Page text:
Be that as it may, the book should be adopted by departments of philosophy not only in Catholic liberal arts colleges, but even by those who focus on logical positivism and deconstructionism, if for no other reason than to examine what are perceived to be bad ideas and good ideas and how does one arrive at a fair judgment of one or the other. One need not agree with everything in the book. It could nevertheless stimulate some robust debates on the issue of the education of the emotions as advocated by Gasset, and Rorty, who remain modern philosophers searching for a synthesis. One of the issues that could be debated in the light of this book is this: is it possible to return to origins, back to the future so to speak?

I’d like to end this essay with a telling academic anecdote. As Di Clementi and Langiulli assert in their introduction: “Anecdotes contain their own truth and disclose the limitations of ‘scientific studies.’” Indeed, quite often anecdotes are existentially more instructive and enlightening than vast erudite rational philosophical dissertations.  I happen to be teaching philosophy as an adjunct professor at a Catholic University: Barry University, a rather small liberal arts college similar to St. Francis College run by Dominican nuns and priests. A few months ago I was assigned the task of revamping the syllabus for an introductory philosophy course titled “Thinking Philosophically.” In as much as I am convinced that to teach philosophy is ipso facto to robustly debate current issues pertaining to our modern predicament, I assumed that Brooklyn Existentialism would be a good text for that purpose, especially since it was written by a professor who taught exclusively at a small liberal arts Catholic college. I envisioned setting up a debate between the ancients and the moderns thus exploring the possibility of finding a synthesis of sorts which both Brooklyn Existentialism and the New Science indeed do. I therefore placed the book on the list of primary texts together with Nigel Warburton’s Philosophy, the Basics. To my surprise the final approval of the book was vetoed by the powers that be. It was thought best to place the book on the list of secondary readings. When I inquired as to reason why I was offered a rather vague evasive explanation: too controversial and not objective enough for beginner students of philosophy. I still do not know the exact reasons why the book was removed from the primary reading list but then as an adjunct professor I have little clout and saying in the matter.  

Undoubtedly, there are many ways to interpret the hermeneutics of that veto on my choice, not excluding the interpretation that it may well prove the very point of chapter one of the book (the madness of education), but I’ll leave that judgment to the astute readers who are familiar with academic politics. After all, Vico himself was a victim of academic politics at the University of Naples and underwent a similar experience after writing his New Science. One could do worse than Vico as a philosophy college professor.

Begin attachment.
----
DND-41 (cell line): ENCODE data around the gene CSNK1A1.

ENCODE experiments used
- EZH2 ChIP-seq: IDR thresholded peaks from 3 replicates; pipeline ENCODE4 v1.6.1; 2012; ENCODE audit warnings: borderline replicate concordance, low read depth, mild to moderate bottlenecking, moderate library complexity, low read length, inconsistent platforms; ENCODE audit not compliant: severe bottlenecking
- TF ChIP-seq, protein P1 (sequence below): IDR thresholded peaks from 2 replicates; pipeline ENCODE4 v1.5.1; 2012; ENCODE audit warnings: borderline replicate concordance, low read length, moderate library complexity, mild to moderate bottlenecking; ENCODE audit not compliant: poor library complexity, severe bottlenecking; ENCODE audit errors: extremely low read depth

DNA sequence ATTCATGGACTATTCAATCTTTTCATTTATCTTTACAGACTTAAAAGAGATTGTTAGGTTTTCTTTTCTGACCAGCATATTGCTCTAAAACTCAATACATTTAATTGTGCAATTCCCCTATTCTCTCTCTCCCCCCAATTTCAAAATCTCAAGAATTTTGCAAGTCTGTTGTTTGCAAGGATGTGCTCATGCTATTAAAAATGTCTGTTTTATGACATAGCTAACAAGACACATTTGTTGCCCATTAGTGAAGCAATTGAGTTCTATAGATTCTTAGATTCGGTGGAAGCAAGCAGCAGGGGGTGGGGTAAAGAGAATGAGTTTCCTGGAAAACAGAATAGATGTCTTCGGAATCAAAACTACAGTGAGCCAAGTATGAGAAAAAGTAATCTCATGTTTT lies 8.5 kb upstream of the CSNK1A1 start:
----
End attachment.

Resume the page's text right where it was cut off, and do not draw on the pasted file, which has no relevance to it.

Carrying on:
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Emanuel Paparella2012-05-23 13:55:33
A footnote: Vico says that it is not easy to exit the rationalistic time in which one lives (the third cycle) and imagine the mind-set of primitive man; once civilization has de-humanized itself, it may have difficulty finding within itself the kind of individuals who may transcend its “madness” return to origins and restore sanity. That may prove to be the gamble that the above reviews book takes. Here again I’ll let the readers come to a final judgment after they have read the book.


M. Andreacchio2012-05-23 15:21:57
It is not difficult to think of particular men reflecting in themselves the madness of their own times.

Langiulli's volume must have appeared "too controversial and not objective enough" to those who define objectivity as the ultimate or unquestionable rule of subjectivity. Is the volume in question "controversial"? Well, in the eyes of misologists, Philosophy is controversial by its very nature.

But, now, are we sure that Brooklyn Existentialism intends to find a synthesis of moderns and ancients?

What do you make of the statement pasted below, by Nino Langiulli?

"I should like to conclude this philosophical meditation with a nice (as they
used to say) Catholic prayer. Dear God, may you keep my fellow Platonists--Aristotle, St. Augustine, St. Thomas, and Leo Strauss--from grieving over the magisterial wisdom of Harold Bloom, that they had not become better persons for having read Plato. Amen."